Black woman testifies at Virginia voter ID trial
A 69-year-old black woman who grew up in a small, segregated town wept on the witness stand as she testified about the trouble she had voting in the 2014 election in Virginia.
Josephine Okiakpe said yesterday that she produced several forms of identification, but did not have a photo ID that was considered acceptable under a 2013 law that is being challenged by the Democratic Party of Virginia. She cried as she recalled others looking at her and snickering, leaving her upset and frustrated.
She was given a provisional ballot, which ultimately was counted, but said the experience undermined her confidence in the way Virginia conducts elections.
Okiakpe testified in federal court as the trial began on the Democratic Party?s lawsuit. Democrats claim the voter ID law illegally suppresses voting by minorities and young people.
A lawyer for the Democratic Party of Virginia told a federal judge that the state?s voter ID law was enacted by Republicans to suppress voting by minorities and young people.
An attorney for state election officials countered that the law requiring voters to show a photo ID at the polls is a racially neutral measure to prevent voter fraud and boost public confidence in the integrity of elections.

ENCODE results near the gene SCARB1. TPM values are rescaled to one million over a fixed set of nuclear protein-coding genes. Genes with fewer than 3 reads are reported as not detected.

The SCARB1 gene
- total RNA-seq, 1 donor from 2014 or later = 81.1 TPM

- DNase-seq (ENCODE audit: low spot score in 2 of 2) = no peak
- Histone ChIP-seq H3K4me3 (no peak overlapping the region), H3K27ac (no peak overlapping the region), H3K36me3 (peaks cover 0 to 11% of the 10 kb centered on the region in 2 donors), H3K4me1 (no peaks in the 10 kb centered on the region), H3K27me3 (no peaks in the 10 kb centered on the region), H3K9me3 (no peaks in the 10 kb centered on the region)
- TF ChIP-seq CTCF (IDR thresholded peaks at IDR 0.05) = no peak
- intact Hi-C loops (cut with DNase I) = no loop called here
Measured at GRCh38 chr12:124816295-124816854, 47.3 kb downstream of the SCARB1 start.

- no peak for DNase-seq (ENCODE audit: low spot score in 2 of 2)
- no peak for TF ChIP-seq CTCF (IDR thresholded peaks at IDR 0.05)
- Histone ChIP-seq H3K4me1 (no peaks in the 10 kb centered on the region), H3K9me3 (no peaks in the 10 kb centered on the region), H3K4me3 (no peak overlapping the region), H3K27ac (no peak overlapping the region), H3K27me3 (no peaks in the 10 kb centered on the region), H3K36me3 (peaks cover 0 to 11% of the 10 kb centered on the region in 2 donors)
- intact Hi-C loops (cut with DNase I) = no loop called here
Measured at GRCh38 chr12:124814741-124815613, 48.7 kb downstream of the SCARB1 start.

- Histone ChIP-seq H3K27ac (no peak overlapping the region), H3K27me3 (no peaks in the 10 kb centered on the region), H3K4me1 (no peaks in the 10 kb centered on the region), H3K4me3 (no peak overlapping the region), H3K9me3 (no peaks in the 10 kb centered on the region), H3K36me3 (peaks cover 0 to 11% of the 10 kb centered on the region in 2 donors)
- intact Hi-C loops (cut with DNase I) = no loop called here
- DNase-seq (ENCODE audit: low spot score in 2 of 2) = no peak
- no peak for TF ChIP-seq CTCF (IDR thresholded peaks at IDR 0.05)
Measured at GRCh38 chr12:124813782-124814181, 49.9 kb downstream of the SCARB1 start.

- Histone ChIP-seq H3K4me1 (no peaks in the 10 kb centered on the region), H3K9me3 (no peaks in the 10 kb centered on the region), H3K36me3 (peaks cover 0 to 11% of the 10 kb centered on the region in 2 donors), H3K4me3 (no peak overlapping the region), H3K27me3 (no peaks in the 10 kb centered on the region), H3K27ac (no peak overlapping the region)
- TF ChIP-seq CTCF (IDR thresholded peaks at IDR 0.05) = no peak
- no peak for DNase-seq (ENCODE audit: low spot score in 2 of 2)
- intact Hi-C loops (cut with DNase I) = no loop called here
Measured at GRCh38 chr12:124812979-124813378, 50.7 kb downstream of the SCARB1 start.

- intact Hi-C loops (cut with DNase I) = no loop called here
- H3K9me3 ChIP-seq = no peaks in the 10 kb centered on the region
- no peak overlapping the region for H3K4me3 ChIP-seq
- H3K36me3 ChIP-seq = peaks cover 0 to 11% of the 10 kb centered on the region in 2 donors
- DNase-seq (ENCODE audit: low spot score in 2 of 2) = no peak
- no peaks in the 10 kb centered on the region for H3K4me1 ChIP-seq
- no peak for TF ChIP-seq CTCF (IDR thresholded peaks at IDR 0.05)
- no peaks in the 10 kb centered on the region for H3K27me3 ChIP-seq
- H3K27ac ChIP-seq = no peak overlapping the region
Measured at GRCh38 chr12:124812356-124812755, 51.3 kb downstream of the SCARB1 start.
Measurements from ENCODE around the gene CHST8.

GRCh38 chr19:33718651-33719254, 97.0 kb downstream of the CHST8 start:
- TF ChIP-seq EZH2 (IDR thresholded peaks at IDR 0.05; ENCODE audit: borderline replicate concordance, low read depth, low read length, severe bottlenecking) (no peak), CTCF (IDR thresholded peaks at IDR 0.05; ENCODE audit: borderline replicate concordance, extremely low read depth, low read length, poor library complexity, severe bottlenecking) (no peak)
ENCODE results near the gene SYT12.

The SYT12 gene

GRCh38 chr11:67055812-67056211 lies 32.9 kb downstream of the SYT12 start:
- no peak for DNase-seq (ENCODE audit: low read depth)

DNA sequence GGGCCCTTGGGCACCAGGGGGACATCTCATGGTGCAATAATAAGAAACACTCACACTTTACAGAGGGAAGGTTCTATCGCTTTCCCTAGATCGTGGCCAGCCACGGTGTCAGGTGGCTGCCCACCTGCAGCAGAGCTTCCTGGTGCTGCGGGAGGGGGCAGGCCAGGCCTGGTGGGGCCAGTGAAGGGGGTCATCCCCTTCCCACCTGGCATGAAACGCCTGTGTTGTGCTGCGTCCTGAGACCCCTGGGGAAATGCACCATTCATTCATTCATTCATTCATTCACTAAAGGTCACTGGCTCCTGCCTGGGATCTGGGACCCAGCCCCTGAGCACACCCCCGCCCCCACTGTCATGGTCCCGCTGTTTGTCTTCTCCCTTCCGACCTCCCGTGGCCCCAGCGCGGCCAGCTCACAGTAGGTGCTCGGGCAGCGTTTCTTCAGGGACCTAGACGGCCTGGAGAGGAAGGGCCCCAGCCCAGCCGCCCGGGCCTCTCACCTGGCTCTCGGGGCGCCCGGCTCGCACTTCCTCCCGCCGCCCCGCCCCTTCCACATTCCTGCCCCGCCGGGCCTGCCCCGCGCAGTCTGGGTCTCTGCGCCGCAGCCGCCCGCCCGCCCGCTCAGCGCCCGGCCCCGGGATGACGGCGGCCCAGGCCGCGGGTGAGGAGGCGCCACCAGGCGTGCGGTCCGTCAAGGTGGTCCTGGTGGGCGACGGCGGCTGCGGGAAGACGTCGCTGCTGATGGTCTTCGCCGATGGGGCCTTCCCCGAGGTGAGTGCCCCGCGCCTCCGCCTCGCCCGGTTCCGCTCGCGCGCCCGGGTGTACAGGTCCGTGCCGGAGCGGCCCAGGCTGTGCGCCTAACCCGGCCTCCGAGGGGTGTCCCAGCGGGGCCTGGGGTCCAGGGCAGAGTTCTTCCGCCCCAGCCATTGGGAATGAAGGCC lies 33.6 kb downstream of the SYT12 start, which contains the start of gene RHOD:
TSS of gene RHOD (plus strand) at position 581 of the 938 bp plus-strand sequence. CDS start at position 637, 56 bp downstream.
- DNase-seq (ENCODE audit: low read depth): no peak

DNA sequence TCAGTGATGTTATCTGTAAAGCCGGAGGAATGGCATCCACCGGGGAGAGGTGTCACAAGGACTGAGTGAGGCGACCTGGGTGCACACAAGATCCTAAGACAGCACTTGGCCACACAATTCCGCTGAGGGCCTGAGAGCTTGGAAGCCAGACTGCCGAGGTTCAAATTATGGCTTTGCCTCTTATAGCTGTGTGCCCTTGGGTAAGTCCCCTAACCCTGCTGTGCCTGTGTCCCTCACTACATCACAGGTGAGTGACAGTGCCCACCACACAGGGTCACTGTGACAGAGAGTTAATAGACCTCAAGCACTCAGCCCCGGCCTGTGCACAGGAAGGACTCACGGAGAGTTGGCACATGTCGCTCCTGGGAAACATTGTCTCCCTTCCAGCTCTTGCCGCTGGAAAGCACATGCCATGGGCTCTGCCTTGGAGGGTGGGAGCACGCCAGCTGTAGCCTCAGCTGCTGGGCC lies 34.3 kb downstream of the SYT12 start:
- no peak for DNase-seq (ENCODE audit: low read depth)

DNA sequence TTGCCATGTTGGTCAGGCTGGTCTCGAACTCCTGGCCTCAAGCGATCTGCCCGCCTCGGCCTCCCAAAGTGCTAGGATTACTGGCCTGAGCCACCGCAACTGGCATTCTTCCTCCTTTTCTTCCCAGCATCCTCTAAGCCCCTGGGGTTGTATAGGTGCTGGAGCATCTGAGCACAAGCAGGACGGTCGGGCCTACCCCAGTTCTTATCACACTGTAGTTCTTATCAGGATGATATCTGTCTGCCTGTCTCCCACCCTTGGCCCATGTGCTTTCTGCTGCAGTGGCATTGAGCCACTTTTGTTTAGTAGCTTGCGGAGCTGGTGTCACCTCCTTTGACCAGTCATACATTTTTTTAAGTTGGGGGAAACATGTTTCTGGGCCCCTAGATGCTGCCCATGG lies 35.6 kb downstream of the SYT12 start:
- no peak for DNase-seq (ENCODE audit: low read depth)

The lawyers outlined their positions in opening statements yesterday, in a trial that is expected to last at least a week and will not affect the state?s March 1 primaries. Democrats filed the lawsuit last year challenging the constitutionality of the voter ID law, which was approved in 2013 by the Republican-controlled General Assembly.
More than 30 states have some form of voter ID requirement, and lawsuits are pending in several states. A six-day trial on North Carolina?s law wrapped up February 1, and the judge is expected to rule in a few weeks.
(chose the better pic)